Migrant farmworkers get support and solidarity from HEU local


When farms in British Columbia, Ontario and Alberta became hotspots for COVID-19 outbreaks, it brought to light the unsafe and precarious working conditions of migrant farmworkers.

From cramped living quarters to lack of sick leave provisions, these workers are among the most vulnerable in Canada. Most migrant farmworkers use what little money they earn to also support families and loved ones in their home countries.

As temporary foreign workers, they do not enjoy the same employment standards as Canadian workers, and are often exposed to intimidation and retaliation from employers. And yet, they’re essential to our food supply system.

For a group of HEU members in Maple Ridge, the plight of migrant farmworkers is nothing new. They have long been aware of how much this group of workers is exploited, and how isolated they are from the community.

“Migrant workers come here with very little,” says Lina Fernandez, a care aide at Ridge Meadows Hospital. “They don’t get support from the government, and they don’t get support from their employers.”

In 2018, members at HEU’s Maple Ridge local started collaborating with parishioners at St. Luke’s Catholic Church to organize a monthly gathering for farmworkers from Mexico and South America. Volunteers pick up workers from their farms and drive them to the church to get cooked meals and supplies.

This event draws in other community groups, such as a local choir that sings in Spanish, and volunteers from Surrey’s Korean community, who provide luggage filled with clothes and shoes.

Fernandez, who also serves as secretary-treasurer of HEU’s Maple Ridge local, began helping with these gatherings in 2019. This collaboration with St. Luke’s was initiated by former care aide Maria Rodriguez, who is now a staff member at HEU.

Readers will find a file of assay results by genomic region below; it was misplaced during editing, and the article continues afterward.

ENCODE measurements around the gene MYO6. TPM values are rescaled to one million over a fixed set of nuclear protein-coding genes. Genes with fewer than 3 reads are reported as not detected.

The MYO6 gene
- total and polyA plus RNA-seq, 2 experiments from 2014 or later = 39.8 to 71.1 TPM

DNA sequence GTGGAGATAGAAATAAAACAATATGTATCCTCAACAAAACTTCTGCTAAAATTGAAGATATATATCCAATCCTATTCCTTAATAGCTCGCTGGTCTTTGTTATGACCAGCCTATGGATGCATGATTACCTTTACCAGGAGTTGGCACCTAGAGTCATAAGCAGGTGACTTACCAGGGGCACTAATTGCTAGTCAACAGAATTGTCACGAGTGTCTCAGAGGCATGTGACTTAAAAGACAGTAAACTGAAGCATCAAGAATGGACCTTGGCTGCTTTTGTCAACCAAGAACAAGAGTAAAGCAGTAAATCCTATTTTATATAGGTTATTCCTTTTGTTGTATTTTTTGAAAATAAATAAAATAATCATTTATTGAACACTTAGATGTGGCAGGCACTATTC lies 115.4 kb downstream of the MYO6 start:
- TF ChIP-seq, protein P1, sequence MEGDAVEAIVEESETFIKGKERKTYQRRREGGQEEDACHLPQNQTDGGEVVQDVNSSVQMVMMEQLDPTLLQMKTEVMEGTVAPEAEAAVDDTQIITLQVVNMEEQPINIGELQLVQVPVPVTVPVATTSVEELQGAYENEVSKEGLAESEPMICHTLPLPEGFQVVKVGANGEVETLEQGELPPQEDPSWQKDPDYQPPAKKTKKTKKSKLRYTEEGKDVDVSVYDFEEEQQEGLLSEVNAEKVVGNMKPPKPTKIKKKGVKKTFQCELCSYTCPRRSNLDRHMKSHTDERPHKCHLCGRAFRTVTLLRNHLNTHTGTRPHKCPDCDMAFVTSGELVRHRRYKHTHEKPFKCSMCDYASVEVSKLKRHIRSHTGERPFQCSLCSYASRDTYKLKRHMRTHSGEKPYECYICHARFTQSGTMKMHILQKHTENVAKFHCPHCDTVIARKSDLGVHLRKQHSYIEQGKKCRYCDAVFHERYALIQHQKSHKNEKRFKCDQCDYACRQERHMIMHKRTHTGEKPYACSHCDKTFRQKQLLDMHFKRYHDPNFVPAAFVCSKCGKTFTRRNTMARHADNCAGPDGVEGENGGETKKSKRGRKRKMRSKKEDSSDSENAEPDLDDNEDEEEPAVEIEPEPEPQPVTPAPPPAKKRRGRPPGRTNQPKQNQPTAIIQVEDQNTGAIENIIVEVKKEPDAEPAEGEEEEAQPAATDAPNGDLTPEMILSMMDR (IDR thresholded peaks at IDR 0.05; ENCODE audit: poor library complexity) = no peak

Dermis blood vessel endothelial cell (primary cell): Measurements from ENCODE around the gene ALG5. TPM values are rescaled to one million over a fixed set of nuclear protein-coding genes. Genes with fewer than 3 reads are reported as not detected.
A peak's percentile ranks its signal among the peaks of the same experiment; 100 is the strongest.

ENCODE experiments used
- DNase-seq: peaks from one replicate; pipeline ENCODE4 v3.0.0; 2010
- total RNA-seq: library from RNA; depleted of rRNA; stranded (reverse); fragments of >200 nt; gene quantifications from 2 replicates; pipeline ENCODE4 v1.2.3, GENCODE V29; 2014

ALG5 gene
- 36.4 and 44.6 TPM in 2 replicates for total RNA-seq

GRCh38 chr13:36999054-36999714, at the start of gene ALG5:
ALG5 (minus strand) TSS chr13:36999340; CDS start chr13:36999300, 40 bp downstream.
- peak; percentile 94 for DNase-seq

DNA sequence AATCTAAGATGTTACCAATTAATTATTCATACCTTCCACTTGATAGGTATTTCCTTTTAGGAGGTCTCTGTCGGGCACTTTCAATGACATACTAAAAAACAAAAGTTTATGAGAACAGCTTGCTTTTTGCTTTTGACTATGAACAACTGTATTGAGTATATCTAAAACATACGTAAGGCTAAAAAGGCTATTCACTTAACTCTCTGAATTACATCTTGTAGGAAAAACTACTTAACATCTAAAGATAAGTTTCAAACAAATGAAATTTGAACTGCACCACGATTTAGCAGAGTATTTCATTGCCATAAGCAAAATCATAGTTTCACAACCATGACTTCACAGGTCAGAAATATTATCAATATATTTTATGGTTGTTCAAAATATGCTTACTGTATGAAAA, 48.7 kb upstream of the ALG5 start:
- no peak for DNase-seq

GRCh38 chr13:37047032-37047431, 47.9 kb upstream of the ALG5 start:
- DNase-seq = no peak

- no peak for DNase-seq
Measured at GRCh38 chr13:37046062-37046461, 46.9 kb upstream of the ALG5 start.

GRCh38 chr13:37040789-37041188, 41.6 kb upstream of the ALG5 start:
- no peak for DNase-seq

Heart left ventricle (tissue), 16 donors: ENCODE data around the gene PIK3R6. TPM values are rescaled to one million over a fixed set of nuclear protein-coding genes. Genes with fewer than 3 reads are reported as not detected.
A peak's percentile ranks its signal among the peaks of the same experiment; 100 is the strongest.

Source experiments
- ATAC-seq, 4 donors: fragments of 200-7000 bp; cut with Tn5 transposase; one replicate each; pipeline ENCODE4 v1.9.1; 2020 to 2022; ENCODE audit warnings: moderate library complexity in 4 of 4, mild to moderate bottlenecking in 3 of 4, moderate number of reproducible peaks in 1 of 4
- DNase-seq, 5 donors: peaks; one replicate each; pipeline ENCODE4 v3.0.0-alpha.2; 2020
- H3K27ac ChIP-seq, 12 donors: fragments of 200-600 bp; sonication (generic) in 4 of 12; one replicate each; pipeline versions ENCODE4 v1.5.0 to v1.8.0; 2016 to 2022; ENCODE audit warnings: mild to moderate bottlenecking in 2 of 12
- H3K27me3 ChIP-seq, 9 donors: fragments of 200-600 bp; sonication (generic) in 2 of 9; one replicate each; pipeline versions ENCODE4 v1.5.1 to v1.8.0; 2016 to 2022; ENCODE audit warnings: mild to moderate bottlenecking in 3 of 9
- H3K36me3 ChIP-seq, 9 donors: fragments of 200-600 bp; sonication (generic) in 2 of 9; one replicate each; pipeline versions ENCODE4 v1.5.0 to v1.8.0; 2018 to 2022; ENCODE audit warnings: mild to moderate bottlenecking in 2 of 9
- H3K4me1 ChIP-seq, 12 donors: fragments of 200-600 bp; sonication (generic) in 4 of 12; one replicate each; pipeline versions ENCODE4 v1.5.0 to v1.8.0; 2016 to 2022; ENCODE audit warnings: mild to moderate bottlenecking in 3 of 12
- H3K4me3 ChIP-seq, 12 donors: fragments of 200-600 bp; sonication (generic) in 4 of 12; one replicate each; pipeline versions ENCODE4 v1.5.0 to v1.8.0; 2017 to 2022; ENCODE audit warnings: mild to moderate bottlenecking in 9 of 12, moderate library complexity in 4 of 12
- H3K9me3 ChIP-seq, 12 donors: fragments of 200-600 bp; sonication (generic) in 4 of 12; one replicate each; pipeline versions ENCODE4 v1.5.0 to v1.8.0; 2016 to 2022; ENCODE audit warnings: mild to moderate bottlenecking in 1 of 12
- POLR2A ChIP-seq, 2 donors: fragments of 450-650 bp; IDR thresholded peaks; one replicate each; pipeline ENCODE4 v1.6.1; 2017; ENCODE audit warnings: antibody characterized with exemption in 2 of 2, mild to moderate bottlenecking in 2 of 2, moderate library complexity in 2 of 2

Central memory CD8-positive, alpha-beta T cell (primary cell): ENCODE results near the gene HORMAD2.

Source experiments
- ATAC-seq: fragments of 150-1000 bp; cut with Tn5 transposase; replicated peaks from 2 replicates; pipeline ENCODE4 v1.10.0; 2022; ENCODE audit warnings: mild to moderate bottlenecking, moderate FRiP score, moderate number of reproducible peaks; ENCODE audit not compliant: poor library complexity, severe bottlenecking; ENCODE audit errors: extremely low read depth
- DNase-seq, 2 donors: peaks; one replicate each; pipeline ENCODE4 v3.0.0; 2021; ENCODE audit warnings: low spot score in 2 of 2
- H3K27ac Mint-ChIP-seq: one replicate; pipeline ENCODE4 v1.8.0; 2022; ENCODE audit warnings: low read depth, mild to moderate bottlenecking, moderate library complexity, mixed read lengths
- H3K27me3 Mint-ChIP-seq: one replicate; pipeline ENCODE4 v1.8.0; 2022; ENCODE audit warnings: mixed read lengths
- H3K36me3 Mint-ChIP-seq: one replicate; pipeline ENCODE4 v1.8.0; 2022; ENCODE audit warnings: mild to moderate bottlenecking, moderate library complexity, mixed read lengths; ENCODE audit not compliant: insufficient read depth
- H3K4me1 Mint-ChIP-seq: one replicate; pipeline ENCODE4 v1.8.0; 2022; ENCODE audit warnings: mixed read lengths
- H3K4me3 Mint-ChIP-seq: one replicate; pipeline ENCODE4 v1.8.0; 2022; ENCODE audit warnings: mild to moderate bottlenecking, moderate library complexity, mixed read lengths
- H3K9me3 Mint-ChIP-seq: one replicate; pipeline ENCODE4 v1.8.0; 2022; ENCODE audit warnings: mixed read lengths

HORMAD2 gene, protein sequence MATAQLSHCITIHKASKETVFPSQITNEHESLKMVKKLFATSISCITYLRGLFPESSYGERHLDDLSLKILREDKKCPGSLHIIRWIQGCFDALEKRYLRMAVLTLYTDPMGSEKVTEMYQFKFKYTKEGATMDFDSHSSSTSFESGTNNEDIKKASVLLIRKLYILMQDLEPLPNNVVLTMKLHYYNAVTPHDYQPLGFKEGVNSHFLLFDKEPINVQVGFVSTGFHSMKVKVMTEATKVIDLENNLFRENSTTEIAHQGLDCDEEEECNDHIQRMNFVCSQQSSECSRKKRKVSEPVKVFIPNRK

Every month, several members of the local donate their time to cook and provide food at the gatherings.

In February, the local was making plans to start a “Pillowcase Welcome Package” campaign.

“We would sponsor a pillowcase by buying and donating things to put in the pillowcases that would be useful to the workers,” explains Fernandez.

The pillowcases – filled with necessities like toilet paper, toothbrushes, shampoo, disposable razors and socks – were to be distributed at the monthly gatherings. Using a pillowcase to package the donated items is significant because many migrant workers aren’t provided with proper bedding in their sleeping quarters.

Unfortunately, the project was put on hold indefinitely at the beginning of the pandemic.

The Maple Ridge local members are proud of their community work, and enjoy the opportunity to offer support to a vulnerable group.

“When I arrived in Canada as a nanny, I had no connections, and it was really hard,” says Fernandez. “By doing this, I’m paying back for all the help that I’ve gotten over the years.”

Originally published in the Summer 2020 issue of the Guardian